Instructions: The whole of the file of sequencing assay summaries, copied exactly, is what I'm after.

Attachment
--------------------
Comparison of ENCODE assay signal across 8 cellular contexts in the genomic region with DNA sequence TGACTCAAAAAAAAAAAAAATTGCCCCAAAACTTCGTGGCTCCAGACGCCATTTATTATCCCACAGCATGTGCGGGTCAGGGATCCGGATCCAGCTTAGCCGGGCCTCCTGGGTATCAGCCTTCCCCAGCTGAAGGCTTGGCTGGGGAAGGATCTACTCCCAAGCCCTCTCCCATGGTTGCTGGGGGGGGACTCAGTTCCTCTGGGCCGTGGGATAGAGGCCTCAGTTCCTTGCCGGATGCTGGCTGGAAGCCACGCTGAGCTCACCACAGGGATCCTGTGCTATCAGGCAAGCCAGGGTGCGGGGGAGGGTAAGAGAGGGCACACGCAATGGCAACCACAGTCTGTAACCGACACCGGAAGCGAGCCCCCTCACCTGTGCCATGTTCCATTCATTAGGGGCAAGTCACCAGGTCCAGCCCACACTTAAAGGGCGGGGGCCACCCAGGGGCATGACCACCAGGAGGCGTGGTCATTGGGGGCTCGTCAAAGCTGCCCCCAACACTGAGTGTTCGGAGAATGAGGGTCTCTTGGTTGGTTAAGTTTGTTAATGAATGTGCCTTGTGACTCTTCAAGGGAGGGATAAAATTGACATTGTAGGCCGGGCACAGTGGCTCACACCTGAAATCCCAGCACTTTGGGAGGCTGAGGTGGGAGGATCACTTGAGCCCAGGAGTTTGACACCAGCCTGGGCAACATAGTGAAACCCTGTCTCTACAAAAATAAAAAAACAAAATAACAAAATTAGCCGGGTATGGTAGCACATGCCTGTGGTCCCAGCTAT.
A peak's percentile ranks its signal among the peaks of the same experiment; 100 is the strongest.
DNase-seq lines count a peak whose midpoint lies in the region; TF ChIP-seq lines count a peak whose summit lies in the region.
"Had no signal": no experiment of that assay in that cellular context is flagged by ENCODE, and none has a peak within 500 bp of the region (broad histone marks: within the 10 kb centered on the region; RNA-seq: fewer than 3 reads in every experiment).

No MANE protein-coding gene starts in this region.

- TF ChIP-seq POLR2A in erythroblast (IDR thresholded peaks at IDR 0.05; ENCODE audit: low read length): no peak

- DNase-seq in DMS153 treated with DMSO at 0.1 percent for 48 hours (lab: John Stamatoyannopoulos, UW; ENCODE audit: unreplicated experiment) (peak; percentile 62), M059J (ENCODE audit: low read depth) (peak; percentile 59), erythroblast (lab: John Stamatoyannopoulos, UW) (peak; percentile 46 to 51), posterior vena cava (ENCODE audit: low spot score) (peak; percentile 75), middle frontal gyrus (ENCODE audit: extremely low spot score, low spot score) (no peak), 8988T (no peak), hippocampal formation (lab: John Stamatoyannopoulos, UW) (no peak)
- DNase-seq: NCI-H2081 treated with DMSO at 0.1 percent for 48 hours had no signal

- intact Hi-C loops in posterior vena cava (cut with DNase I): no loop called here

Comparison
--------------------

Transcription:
Comparison of ENCODE assay signal across 8 cellular contexts in the genomic region with DNA sequence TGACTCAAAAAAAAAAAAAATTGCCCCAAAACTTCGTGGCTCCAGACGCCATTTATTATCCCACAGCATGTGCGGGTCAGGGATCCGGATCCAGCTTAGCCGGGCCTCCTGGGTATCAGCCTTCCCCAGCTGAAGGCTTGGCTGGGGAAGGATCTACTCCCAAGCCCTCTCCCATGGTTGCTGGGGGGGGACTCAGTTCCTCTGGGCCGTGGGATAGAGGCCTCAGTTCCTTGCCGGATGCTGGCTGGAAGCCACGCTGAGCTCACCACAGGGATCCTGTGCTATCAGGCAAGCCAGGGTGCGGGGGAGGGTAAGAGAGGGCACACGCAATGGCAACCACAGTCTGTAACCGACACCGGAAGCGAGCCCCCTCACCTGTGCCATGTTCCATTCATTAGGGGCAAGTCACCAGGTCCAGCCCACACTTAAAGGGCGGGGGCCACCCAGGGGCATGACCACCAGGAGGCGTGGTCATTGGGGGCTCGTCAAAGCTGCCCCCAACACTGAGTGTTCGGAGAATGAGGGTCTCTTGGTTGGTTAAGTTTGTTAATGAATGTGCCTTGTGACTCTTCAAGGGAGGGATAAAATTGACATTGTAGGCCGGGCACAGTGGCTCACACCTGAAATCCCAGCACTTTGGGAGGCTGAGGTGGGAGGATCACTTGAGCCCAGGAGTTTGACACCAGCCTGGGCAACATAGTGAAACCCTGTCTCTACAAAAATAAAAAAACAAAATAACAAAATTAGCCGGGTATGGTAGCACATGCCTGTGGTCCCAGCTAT.
A peak's percentile ranks its signal among the peaks of the same experiment; 100 is the strongest.
DNase-seq lines count a peak whose midpoint lies in the region; TF ChIP-seq lines count a peak whose summit lies in the region.
"Had no signal": no experiment of that assay in that cellular context is flagged by ENCODE, and none has a peak within 500 bp of the region (broad histone marks: within the 10 kb centered on the region; RNA-seq: fewer than 3 reads in every experiment).

No MANE protein-coding gene starts in this region.

- TF ChIP-seq POLR2A in erythroblast (IDR thresholded peaks at IDR 0.05; ENCODE audit: low read length): no peak

- DNase-seq in DMS153 treated with DMSO at 0.1 percent for 48 hours (lab: John Stamatoyannopoulos, UW; ENCODE audit: unreplicated experiment) (peak; percentile 62), M059J (ENCODE audit: low read depth) (peak; percentile 59), erythroblast (lab: John Stamatoyannopoulos, UW) (peak; percentile 46 to 51), posterior vena cava (ENCODE audit: low spot score) (peak; percentile 75), middle frontal gyrus (ENCODE audit: extremely low spot score, low spot score) (no peak), 8988T (no peak), hippocampal formation (lab: John Stamatoyannopoulos, UW) (no peak)
- DNase-seq: NCI-H2081 treated with DMSO at 0.1 percent for 48 hours had no signal

- intact Hi-C loops in posterior vena cava (cut with DNase I): no loop called here

Comparison